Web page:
Admit it, if there is no photoshopped up copy of one of your pictures, you don't even read what I write...

  7. #7
    Ranco makes a constant cut in cold control that I have used for many years.
    A12-701 is one of them. Another is the a12-1506. Johnstone has them in their catalog listing their temps.

    Make sure if the customer doesnt want a high cut in, you dont give them a replacement control which cuts back in real high.

    I choose the one which cuts back in at the lowest I feel will overcome any light icing which may be occuring during "normal" ops. Say like a 38 degree cut in.


    If the customer has had repeated problems with his box icing up ... make sure you find out why it's icing before just replacing the control.

    A dirty condensor is one reason on those little systems. Another is the door being propped open for extended periods.
    Another is a bad cold control. Or the control bulb is mounted in the wrong area.

    Or ... the charge is off slightly.
    Now this may be the case due to the last tech, or the one before him ... not getting the charge correct.

    It's a snowball affect.

    If you have exhausted every other possibility mentioned, consider doing the charge.


  8. #8
    Originally posted by condenseddave
    Originally posted by Diceman
    Originally posted by JEFF36
    Is it common practice to put a cold control sensing bulb in the evaporator? And if it is turned to the coldest setting are you at risk of an ice up?
    Very common, that is how they work and are normally set to operate at colder temps. On coolers, they have a preset cut-in above freezing.
    Isn't that what I said???

    Admit it, if there is no photoshopped up copy of one of your pictures, you don't even read what I write...
    I didn't read your whole post, too confusing. I just answered him in one sentence. Is Dow rubbing off on you?
    Hey cockroach, don't bug me!

    www.AskTheDiceman.com

    www.TheColdConspiracy.com

    www.Pennwood-HVAC.Com

    Bring Em Home....

  9. #9
    Join Date
    Nov 2001
    Location
    Seattle, WA
    Posts
    7,774

    And worn out door gaskets too! Check them carefully. I think a few guys on this board have a couple of blown gaskets from time to time. And the gaskets are easy to replace, easy to get and fairly good money. I bet 72.3% of all the samall door gaskets in every restaruant and every convenient store are worn out or broken.
    "The American Republic will endure until the day Congress discovers it can bribe the public with the public's own money.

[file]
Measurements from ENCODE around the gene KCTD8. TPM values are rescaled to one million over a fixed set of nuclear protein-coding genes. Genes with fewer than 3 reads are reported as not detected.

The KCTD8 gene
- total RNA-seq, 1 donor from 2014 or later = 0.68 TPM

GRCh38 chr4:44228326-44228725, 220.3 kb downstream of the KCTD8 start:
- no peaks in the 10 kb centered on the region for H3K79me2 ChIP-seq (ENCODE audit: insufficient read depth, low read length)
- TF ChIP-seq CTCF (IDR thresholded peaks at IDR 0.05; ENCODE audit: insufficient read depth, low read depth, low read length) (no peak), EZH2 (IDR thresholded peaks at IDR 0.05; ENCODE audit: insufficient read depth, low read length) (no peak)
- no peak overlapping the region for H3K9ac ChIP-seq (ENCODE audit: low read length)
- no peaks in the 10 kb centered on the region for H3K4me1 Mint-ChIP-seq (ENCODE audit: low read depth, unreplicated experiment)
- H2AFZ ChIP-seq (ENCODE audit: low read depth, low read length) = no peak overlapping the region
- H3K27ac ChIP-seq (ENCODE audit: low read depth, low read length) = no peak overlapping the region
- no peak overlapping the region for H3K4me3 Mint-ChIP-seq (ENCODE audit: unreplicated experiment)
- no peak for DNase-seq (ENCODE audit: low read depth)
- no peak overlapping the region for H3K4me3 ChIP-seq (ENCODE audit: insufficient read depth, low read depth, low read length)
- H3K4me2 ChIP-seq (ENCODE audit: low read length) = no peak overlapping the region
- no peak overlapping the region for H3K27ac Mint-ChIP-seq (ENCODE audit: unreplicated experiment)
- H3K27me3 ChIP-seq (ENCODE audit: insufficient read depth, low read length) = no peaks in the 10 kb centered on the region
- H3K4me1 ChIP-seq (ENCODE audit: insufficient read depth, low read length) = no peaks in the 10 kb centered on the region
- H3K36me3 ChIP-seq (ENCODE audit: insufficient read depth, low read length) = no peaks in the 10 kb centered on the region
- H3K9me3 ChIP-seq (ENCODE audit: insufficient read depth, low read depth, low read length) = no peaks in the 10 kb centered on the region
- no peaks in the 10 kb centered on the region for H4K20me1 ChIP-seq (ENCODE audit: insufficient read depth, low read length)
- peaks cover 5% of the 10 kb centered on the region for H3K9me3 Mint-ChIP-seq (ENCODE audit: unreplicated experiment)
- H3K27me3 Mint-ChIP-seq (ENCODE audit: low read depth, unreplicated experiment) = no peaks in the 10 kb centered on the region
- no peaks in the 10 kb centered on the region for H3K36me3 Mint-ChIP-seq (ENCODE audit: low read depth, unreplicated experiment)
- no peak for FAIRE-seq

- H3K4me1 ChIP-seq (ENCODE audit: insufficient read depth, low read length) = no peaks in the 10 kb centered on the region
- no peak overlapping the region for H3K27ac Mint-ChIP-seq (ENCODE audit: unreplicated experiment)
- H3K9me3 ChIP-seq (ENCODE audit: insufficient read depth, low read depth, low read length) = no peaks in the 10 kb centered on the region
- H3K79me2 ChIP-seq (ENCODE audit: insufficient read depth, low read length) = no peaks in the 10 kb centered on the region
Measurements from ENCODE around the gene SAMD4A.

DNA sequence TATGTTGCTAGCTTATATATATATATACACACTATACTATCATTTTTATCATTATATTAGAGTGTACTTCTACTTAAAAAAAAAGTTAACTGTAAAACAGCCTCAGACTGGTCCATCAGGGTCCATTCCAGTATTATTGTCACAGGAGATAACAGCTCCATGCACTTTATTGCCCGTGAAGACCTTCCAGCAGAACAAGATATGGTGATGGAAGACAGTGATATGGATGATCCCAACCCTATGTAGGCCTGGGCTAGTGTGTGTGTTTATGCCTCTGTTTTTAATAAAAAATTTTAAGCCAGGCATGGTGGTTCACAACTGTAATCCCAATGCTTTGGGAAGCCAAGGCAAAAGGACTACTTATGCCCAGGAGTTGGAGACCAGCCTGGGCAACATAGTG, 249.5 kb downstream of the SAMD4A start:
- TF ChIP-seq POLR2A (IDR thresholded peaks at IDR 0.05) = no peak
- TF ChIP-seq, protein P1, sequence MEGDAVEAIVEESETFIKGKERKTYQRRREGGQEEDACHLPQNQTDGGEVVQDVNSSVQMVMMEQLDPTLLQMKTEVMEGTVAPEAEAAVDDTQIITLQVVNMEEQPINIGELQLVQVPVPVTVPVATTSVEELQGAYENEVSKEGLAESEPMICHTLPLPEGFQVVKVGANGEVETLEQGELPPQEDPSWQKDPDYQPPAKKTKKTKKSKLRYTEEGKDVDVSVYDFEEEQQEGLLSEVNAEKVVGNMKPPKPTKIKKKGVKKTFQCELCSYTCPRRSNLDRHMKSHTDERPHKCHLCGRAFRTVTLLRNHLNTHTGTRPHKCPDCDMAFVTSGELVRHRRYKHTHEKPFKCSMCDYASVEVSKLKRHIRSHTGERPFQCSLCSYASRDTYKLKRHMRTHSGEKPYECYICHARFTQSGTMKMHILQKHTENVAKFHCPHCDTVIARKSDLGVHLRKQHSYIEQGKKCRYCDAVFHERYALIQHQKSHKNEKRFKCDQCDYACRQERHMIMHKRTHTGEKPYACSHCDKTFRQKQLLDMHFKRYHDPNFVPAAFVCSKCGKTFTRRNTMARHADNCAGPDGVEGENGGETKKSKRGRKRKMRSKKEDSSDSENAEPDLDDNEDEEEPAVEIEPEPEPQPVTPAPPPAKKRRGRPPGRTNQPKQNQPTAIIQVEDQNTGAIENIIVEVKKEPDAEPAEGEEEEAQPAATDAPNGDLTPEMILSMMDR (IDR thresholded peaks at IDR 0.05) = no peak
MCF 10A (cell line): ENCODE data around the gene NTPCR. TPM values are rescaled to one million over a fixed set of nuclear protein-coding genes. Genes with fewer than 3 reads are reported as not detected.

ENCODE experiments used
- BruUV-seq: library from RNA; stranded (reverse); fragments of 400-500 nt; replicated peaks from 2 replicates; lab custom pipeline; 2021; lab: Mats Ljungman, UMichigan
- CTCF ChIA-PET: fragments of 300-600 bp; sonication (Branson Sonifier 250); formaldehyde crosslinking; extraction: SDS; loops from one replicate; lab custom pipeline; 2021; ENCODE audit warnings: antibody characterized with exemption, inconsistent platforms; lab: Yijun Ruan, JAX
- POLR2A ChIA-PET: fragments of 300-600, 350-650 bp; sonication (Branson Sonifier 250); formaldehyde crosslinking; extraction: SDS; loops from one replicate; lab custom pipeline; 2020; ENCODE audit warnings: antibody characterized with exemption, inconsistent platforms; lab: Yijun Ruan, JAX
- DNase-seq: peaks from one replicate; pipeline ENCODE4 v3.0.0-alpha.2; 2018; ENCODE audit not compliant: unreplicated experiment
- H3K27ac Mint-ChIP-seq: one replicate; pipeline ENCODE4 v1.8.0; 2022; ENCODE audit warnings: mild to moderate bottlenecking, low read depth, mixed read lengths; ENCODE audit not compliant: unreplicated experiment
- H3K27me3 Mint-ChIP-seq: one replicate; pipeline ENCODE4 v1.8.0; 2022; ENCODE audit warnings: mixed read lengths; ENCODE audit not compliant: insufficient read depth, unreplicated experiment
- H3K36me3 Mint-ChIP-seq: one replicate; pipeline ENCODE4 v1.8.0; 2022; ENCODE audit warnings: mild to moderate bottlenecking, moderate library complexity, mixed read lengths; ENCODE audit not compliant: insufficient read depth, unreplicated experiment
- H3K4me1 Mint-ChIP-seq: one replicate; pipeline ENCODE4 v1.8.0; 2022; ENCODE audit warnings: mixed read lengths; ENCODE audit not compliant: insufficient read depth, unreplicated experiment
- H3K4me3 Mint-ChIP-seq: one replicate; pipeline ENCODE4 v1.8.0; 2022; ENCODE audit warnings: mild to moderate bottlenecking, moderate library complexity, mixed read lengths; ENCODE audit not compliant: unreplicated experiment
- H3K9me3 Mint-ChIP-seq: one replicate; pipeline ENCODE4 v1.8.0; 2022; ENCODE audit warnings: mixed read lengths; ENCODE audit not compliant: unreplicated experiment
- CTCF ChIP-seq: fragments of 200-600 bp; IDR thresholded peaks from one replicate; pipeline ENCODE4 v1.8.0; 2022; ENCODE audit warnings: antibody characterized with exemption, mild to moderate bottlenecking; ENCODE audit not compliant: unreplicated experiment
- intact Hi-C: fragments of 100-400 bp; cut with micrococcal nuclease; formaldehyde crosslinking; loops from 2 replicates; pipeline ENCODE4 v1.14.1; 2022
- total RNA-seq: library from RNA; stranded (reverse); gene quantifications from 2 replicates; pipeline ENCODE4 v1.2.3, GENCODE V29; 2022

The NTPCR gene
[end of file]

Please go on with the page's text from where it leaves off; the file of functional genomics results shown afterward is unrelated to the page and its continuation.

- Alexis de Toqueville, 1835

  10. #10
    Join Date
    Sep 2001
    Location
    East Stroudsburg, PA
    Posts
    13,215
    Originally posted by Diceman
    Originally posted by condenseddave
    Originally posted by Diceman
    Originally posted by JEFF36
    Is it common practice to put a cold control sensing bulb in the evaporator? And if it is turned to the coldest setting are you at risk of an ice up?
    Very common, that is how they work and are normally set to operate at colder temps. On coolers, they have a preset cut-in above freezing.
    Isn't that what I said???

    Admit it, if there is no photoshopped up copy of one of your pictures, you don't even read what I write...
    I didn't read your whole post, too confusing. I just answered him in one sentence. Is Dow rubbing off on you?
    Oh. And I thought it would be OK because I didn't tell him to check the superheat.

    You're beginning to get to be high maintenance, in your senility.

  11. #11

    Talking

    What is this superheat stuff about?
    Hey cockroach, don't bug me!

    www.AskTheDiceman.com

    www.TheColdConspiracy.com

    www.Pennwood-HVAC.Com

    Bring Em Home....

  12. #12
    Join Date
    Sep 2001
    Location
    East Stroudsburg, PA
    Posts
    13,215
    Originally posted by Diceman
    What is this superheat stuff about?
    Here's a picture, ta make ya feel better.


  13. #13

    Talking

    That,s my Monday morning look.
    By Friday afternoon I am almost human again.
    You sure are getting your dough out of that photoshop software.
    Hey cockroach, don't bug me!

    www.AskTheDiceman.com

    www.TheColdConspiracy.com

    www.Pennwood-HVAC.Com

    Bring Em Home....